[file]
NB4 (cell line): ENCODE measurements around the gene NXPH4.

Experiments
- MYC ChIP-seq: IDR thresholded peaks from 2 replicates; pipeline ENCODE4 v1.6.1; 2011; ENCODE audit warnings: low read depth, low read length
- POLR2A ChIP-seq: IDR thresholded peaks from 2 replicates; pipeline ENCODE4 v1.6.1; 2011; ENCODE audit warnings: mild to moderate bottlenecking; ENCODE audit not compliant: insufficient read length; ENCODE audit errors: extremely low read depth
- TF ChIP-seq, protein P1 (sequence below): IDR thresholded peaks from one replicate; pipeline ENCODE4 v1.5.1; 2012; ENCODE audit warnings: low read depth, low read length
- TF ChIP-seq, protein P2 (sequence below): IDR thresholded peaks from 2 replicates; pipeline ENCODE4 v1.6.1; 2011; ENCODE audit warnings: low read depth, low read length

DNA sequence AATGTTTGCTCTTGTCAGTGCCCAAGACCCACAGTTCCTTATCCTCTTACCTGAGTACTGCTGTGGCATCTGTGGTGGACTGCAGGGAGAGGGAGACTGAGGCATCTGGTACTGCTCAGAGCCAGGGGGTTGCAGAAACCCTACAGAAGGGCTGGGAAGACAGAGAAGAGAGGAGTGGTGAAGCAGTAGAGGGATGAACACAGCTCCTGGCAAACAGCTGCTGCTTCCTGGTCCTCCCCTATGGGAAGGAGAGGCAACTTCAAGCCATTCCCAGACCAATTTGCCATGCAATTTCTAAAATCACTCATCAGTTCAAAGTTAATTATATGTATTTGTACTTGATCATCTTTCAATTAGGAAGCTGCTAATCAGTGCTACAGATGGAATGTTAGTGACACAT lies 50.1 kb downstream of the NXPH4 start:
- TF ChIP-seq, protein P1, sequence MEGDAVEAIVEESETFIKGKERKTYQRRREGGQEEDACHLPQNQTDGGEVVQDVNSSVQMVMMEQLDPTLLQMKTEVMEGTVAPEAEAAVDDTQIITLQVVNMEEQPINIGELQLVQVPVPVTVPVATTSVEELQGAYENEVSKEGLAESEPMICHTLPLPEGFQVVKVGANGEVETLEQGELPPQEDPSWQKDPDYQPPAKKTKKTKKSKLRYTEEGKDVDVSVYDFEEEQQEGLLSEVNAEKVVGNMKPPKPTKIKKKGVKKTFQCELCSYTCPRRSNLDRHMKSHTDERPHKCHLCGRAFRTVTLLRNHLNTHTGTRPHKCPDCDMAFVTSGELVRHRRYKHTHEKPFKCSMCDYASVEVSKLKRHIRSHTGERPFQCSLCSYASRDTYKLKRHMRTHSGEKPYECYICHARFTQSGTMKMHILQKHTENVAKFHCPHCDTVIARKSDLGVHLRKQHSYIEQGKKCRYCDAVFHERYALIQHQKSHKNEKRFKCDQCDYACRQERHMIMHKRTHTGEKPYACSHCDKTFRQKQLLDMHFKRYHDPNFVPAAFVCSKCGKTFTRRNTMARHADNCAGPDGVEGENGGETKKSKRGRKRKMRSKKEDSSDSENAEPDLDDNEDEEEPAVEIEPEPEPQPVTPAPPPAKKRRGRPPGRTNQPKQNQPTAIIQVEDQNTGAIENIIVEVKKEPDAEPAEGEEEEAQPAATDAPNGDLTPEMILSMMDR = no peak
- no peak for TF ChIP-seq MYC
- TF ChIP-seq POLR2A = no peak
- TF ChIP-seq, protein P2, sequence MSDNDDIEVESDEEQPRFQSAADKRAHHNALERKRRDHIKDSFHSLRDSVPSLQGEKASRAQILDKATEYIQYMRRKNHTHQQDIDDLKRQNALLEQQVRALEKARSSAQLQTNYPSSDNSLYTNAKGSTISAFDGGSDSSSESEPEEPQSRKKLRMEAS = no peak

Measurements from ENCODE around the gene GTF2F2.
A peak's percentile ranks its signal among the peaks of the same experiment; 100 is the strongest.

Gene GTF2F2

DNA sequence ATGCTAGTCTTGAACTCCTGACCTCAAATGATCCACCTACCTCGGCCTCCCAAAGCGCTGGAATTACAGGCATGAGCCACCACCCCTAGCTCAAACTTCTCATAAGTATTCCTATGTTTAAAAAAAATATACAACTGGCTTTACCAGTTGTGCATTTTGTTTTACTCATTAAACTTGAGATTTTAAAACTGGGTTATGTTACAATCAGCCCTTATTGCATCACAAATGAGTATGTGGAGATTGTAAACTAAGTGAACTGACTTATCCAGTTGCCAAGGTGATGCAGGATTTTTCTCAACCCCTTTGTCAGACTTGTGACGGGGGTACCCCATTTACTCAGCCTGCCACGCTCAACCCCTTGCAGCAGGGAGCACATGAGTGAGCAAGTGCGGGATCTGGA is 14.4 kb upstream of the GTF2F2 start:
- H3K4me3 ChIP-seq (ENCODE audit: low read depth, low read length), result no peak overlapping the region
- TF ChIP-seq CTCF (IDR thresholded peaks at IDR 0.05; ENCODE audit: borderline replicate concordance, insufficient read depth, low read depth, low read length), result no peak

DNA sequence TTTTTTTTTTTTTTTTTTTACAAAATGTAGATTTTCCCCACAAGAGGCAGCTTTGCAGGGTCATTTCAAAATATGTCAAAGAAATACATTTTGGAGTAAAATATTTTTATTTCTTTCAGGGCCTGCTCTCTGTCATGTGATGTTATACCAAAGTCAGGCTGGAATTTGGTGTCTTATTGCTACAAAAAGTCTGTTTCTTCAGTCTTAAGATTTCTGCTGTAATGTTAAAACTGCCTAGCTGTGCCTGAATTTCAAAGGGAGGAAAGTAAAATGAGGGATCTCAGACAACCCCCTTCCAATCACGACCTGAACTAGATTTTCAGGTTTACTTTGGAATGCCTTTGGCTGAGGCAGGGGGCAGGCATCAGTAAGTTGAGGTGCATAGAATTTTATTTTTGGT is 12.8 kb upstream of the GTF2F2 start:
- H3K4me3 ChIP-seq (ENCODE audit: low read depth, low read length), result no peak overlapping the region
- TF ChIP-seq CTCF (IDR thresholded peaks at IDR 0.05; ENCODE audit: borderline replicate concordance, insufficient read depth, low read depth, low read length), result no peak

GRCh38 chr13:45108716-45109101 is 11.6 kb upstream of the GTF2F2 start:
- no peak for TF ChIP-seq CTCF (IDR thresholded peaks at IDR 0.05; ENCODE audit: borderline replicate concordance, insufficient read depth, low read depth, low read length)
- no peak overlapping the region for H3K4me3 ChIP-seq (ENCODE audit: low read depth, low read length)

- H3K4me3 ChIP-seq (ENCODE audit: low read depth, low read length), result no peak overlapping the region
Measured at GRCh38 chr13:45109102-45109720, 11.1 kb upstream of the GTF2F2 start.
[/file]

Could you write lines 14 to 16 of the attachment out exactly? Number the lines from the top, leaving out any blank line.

Gene GTF2F2

DNA sequence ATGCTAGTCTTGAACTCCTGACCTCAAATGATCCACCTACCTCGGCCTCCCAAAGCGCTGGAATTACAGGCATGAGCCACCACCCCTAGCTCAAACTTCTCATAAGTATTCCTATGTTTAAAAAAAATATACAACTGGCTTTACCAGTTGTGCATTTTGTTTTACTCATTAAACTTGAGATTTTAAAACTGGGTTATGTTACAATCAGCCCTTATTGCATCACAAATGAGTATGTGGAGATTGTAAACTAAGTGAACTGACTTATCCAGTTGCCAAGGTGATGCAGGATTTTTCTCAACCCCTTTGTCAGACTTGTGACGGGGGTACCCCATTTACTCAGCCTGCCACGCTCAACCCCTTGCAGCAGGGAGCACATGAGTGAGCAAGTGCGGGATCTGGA is 14.4 kb upstream of the GTF2F2 start:
- H3K4me3 ChIP-seq (ENCODE audit: low read depth, low read length), result no peak overlapping the region